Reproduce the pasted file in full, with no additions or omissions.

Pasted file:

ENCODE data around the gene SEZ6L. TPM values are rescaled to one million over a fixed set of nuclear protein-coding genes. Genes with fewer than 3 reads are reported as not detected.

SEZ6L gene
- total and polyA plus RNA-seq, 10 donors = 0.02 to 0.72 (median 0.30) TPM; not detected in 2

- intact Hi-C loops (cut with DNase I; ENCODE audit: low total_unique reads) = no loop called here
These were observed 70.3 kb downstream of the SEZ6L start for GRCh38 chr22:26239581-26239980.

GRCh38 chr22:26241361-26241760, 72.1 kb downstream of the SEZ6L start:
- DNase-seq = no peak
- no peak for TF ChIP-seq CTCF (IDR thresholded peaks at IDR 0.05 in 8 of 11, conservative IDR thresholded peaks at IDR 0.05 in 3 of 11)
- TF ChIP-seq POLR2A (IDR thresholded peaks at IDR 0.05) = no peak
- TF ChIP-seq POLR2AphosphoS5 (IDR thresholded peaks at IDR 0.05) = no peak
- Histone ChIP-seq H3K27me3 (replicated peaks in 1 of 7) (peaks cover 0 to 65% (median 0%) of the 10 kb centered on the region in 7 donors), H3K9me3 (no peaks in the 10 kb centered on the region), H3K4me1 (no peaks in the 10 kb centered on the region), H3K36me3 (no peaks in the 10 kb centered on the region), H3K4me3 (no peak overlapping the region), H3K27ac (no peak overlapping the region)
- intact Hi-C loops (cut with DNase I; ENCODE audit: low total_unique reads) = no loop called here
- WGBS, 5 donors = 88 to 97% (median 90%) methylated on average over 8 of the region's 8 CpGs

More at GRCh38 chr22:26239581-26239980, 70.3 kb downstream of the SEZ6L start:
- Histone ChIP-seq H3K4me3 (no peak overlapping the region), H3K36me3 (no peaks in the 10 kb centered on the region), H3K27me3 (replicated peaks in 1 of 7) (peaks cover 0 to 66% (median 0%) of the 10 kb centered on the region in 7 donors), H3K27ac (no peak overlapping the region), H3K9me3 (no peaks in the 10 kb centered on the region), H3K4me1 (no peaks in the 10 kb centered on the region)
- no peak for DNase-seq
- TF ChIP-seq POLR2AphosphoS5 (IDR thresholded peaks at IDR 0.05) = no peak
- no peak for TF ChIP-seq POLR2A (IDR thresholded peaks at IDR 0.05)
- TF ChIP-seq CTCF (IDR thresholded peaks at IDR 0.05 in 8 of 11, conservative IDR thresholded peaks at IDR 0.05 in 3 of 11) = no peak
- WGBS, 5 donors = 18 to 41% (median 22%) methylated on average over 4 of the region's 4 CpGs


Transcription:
ENCODE data around the gene SEZ6L. TPM values are rescaled to one million over a fixed set of nuclear protein-coding genes. Genes with fewer than 3 reads are reported as not detected.

SEZ6L gene
- total and polyA plus RNA-seq, 10 donors = 0.02 to 0.72 (median 0.30) TPM; not detected in 2

- intact Hi-C loops (cut with DNase I; ENCODE audit: low total_unique reads) = no loop called here
These were observed 70.3 kb downstream of the SEZ6L start for GRCh38 chr22:26239581-26239980.

GRCh38 chr22:26241361-26241760, 72.1 kb downstream of the SEZ6L start:
- DNase-seq = no peak
- no peak for TF ChIP-seq CTCF (IDR thresholded peaks at IDR 0.05 in 8 of 11, conservative IDR thresholded peaks at IDR 0.05 in 3 of 11)
- TF ChIP-seq POLR2A (IDR thresholded peaks at IDR 0.05) = no peak
- TF ChIP-seq POLR2AphosphoS5 (IDR thresholded peaks at IDR 0.05) = no peak
- Histone ChIP-seq H3K27me3 (replicated peaks in 1 of 7) (peaks cover 0 to 65% (median 0%) of the 10 kb centered on the region in 7 donors), H3K9me3 (no peaks in the 10 kb centered on the region), H3K4me1 (no peaks in the 10 kb centered on the region), H3K36me3 (no peaks in the 10 kb centered on the region), H3K4me3 (no peak overlapping the region), H3K27ac (no peak overlapping the region)
- intact Hi-C loops (cut with DNase I; ENCODE audit: low total_unique reads) = no loop called here
- WGBS, 5 donors = 88 to 97% (median 90%) methylated on average over 8 of the region's 8 CpGs

More at GRCh38 chr22:26239581-26239980, 70.3 kb downstream of the SEZ6L start:
- Histone ChIP-seq H3K4me3 (no peak overlapping the region), H3K36me3 (no peaks in the 10 kb centered on the region), H3K27me3 (replicated peaks in 1 of 7) (peaks cover 0 to 66% (median 0%) of the 10 kb centered on the region in 7 donors), H3K27ac (no peak overlapping the region), H3K9me3 (no peaks in the 10 kb centered on the region), H3K4me1 (no peaks in the 10 kb centered on the region)
- no peak for DNase-seq
- TF ChIP-seq POLR2AphosphoS5 (IDR thresholded peaks at IDR 0.05) = no peak
- no peak for TF ChIP-seq POLR2A (IDR thresholded peaks at IDR 0.05)
- TF ChIP-seq CTCF (IDR thresholded peaks at IDR 0.05 in 8 of 11, conservative IDR thresholded peaks at IDR 0.05 in 3 of 11) = no peak
- WGBS, 5 donors = 18 to 41% (median 22%) methylated on average over 4 of the region's 4 CpGs